Kirill Rebrov is a CEO/CTO and co-founder of https://demografy.com/, Florida-based customer segmentation AI startup. Demografy is a privacy focused data marketing platform that uses machine learning to predict demographics from masked names. This protects consumer privacy and provides businesses with private data regulation compliance while getting vital marketing information on customers. Kirill sees Demografy’s mission in redefining the data marketing industry which is based on non opt-in consumer data use and private data reselling. His team believes that it is possible to make both things possible – protect consumer privacy and help businesses in their hunger for data. Kirill’s 12+ years background in software development as developer and tech lead helped build patent pending technology behind Demografy. The bootstrapping nature of the startup also requires him to contribute to marketing activities of the company.
Besides tech part of the company he supervises marketing strategy and helps his team in marketing activities. Being an initially tech person, this required Kirill to expand his skills in different areas. Although learning new things is his passion. He believes that being an expert generalist – possessing a wide breadth of knowledge in different fields – is a vital trait for a successful entrepreneur. For that reason he loves to take new roles and expand his expertise. As a result, besides the role of software developer, he worked professionally or for his own projects as content writer, UX designer and marketer. Having a view on problems from different perspectives helps in finding solutions tremendously. Having experience in different professions also improves expertise in each of them because of the ability to see things from different angles and boil the problems down to its most fundamental parts which cannot be achieved by having narrow expertise.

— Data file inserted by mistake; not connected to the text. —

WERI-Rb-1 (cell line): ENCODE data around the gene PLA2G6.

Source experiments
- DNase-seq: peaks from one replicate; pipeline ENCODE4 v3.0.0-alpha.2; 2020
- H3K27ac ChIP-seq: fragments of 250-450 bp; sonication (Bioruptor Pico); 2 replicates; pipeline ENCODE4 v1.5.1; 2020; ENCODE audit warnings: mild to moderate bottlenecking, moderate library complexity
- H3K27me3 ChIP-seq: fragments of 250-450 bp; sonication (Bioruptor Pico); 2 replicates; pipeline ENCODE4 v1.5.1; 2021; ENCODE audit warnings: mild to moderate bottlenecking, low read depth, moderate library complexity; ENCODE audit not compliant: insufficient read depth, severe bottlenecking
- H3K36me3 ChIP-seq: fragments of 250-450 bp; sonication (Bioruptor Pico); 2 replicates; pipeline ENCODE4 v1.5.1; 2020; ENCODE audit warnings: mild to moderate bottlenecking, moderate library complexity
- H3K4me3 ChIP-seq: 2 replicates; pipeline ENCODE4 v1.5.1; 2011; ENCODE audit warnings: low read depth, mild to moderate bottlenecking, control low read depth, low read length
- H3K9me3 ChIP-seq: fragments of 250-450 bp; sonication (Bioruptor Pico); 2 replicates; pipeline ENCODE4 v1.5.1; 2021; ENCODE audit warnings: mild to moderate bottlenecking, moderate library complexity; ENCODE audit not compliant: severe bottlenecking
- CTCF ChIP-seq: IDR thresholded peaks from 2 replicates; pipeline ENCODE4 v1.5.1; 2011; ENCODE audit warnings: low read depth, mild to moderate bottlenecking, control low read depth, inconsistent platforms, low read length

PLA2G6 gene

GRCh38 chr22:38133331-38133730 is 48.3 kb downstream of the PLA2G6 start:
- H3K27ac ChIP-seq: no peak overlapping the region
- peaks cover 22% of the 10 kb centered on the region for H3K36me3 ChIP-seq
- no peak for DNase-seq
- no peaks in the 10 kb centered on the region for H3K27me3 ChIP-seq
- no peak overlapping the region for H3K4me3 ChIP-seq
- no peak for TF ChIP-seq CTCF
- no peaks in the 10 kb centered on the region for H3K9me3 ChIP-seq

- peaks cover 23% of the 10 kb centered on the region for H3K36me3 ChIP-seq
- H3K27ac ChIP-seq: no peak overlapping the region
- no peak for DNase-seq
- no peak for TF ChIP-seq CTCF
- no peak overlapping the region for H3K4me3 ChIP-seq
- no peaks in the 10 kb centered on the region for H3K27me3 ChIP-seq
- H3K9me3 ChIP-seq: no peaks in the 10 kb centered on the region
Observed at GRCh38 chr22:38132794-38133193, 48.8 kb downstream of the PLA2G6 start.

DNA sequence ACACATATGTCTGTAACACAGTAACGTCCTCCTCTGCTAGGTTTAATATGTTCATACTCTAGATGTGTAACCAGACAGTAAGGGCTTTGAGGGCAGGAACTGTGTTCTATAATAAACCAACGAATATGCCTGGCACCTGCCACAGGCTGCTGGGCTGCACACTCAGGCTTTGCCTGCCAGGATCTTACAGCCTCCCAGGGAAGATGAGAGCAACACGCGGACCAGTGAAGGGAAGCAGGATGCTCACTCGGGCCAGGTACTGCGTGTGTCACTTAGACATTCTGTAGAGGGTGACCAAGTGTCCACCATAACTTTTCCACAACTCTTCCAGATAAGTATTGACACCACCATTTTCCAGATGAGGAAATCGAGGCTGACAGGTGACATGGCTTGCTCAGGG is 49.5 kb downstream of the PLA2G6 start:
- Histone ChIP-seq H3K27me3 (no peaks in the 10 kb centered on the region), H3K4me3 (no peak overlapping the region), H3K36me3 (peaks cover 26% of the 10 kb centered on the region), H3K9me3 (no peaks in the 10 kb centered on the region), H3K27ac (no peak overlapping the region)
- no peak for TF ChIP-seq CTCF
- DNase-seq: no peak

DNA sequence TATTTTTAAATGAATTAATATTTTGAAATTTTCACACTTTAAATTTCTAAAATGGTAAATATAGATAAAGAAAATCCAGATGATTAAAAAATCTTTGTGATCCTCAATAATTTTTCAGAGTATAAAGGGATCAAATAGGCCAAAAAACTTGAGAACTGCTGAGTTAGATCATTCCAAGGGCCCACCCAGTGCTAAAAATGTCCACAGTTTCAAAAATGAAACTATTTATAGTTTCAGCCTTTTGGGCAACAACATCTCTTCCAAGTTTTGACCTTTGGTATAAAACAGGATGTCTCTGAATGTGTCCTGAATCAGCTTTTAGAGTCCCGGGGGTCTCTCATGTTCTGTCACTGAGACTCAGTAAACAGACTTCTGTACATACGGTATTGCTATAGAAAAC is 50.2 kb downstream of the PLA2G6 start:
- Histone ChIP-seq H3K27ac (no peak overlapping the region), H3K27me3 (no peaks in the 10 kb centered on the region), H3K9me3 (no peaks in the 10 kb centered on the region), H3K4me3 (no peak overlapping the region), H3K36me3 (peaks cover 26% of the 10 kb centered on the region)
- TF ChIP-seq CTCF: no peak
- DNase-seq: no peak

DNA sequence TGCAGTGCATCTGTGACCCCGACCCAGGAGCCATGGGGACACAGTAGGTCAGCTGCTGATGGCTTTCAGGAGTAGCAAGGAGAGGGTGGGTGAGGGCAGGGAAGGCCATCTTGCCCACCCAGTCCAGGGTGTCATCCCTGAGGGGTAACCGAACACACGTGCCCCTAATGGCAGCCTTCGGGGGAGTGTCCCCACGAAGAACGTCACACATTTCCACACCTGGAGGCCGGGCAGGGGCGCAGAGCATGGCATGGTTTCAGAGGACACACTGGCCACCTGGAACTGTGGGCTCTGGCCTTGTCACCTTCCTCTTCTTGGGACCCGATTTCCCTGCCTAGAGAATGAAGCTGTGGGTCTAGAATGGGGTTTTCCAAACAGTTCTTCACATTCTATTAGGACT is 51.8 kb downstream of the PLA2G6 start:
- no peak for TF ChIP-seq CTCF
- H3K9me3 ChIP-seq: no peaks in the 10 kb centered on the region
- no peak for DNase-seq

Kirill’s all time goal has always been to develop something new and make an impact on the whole of humanity. To develop something that nobody did before. Demografy and challenges involved while developing it became his passion for this single reason. His long term goal and passion is to take on artificial general intelligence because he believes this is the number one single invention that will change the world forever. Besides his startup Kirill loves his family and struggles to be the best for both his family and entrepreneurship with family being first. His family is also a source for inspiration and motivation. And, as always, he believes that both things are possible.
Where did the idea for Demografy.com come from?